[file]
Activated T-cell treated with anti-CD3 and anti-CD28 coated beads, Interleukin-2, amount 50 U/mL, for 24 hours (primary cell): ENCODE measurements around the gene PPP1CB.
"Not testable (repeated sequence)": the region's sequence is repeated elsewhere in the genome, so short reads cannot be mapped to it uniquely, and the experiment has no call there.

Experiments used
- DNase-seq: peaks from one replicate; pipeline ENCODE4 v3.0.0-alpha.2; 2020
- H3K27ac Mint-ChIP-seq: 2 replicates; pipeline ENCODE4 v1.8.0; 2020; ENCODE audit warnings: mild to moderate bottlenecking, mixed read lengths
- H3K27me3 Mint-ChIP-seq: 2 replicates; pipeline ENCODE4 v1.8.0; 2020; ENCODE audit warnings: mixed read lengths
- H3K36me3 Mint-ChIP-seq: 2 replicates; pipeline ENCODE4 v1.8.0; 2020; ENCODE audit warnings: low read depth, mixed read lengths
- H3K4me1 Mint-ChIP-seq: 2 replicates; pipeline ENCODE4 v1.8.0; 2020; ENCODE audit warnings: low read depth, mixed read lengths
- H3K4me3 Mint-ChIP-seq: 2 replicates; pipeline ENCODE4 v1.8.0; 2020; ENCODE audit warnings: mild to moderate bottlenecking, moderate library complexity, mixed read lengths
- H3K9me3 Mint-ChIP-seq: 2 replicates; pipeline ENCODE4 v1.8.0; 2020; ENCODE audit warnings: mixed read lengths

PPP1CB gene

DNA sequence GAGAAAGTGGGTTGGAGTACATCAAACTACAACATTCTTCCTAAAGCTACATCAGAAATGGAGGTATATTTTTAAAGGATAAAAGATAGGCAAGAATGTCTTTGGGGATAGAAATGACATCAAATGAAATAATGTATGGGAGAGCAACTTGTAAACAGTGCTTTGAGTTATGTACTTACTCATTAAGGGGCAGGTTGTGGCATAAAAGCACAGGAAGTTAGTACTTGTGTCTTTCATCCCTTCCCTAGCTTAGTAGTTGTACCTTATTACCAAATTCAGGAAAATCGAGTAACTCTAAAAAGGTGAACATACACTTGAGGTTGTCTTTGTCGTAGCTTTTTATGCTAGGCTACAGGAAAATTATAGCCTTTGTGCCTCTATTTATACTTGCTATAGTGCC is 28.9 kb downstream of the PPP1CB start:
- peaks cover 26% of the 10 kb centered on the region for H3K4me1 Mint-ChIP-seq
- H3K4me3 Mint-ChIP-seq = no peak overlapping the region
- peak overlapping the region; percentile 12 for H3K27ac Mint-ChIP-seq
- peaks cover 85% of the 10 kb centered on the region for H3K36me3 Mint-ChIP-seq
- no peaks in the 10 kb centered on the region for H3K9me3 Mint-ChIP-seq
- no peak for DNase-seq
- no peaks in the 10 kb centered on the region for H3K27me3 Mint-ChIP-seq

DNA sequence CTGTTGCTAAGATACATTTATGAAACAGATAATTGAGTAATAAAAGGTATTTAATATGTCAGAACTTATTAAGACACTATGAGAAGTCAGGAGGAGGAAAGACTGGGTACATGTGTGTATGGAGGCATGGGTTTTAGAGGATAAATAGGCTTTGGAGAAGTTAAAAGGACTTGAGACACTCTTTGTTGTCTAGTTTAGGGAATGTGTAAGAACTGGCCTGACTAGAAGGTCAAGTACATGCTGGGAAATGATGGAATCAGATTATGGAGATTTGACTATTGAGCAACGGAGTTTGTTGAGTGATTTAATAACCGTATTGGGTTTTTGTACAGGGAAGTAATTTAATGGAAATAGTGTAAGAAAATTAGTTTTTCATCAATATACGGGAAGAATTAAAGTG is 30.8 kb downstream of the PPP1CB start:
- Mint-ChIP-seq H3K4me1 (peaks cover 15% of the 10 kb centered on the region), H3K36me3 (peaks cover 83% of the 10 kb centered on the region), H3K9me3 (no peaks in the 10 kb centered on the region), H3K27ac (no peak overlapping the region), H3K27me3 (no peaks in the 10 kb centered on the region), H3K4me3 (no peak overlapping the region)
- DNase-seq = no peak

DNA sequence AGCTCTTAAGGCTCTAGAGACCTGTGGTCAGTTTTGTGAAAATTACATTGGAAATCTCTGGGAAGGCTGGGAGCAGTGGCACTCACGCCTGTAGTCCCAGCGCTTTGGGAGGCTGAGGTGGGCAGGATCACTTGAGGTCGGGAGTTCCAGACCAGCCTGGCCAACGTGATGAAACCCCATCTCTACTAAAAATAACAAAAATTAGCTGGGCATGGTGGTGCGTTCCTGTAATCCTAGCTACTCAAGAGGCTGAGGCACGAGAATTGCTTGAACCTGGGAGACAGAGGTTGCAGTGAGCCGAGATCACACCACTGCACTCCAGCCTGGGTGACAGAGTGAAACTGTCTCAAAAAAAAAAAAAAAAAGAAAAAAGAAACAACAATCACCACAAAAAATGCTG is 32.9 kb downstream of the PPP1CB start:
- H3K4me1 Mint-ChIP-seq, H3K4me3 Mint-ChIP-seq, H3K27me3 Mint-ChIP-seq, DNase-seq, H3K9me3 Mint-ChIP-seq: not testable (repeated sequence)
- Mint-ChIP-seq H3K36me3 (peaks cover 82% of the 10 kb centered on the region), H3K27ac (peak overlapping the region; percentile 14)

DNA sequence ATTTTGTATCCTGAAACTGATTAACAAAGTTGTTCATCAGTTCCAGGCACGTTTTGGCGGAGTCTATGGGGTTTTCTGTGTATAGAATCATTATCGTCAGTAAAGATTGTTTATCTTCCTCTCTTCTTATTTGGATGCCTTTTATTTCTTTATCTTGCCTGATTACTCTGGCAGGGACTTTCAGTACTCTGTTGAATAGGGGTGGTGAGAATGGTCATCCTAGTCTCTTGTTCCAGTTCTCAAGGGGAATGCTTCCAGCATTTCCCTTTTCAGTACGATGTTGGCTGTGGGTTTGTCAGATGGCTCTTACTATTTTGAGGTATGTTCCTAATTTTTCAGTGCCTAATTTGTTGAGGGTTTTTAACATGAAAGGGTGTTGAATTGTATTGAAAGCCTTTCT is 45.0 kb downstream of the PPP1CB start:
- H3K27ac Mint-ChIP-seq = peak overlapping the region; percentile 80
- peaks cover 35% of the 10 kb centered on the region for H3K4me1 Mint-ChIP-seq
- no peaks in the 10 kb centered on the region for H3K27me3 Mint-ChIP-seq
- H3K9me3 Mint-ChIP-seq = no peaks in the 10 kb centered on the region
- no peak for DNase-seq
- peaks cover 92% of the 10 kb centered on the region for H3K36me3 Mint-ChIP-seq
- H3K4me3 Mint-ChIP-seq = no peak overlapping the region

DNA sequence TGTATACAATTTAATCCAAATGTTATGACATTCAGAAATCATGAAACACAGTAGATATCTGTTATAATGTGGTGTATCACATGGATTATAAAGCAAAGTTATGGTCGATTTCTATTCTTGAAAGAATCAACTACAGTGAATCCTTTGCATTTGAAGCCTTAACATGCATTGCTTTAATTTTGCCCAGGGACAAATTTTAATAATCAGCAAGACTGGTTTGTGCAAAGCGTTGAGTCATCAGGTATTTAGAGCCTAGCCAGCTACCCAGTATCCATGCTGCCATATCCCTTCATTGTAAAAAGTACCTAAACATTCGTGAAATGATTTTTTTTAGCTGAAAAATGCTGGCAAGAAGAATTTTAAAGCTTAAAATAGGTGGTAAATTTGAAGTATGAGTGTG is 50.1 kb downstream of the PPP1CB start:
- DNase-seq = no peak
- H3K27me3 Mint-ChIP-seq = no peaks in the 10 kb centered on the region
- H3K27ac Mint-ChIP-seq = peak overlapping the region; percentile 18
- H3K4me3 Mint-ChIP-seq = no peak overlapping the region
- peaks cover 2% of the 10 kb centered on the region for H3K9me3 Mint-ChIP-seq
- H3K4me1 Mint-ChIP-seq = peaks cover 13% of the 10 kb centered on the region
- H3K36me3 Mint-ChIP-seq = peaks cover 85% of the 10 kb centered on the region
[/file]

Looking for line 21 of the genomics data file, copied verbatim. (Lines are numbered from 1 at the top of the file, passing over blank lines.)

- Mint-ChIP-seq H3K4me1 (peaks cover 15% of the 10 kb centered on the region), H3K36me3 (peaks cover 83% of the 10 kb centered on the region), H3K9me3 (no peaks in the 10 kb centered on the region), H3K27ac (no peak overlapping the region), H3K27me3 (no peaks in the 10 kb centered on the region), H3K4me3 (no peak overlapping the region)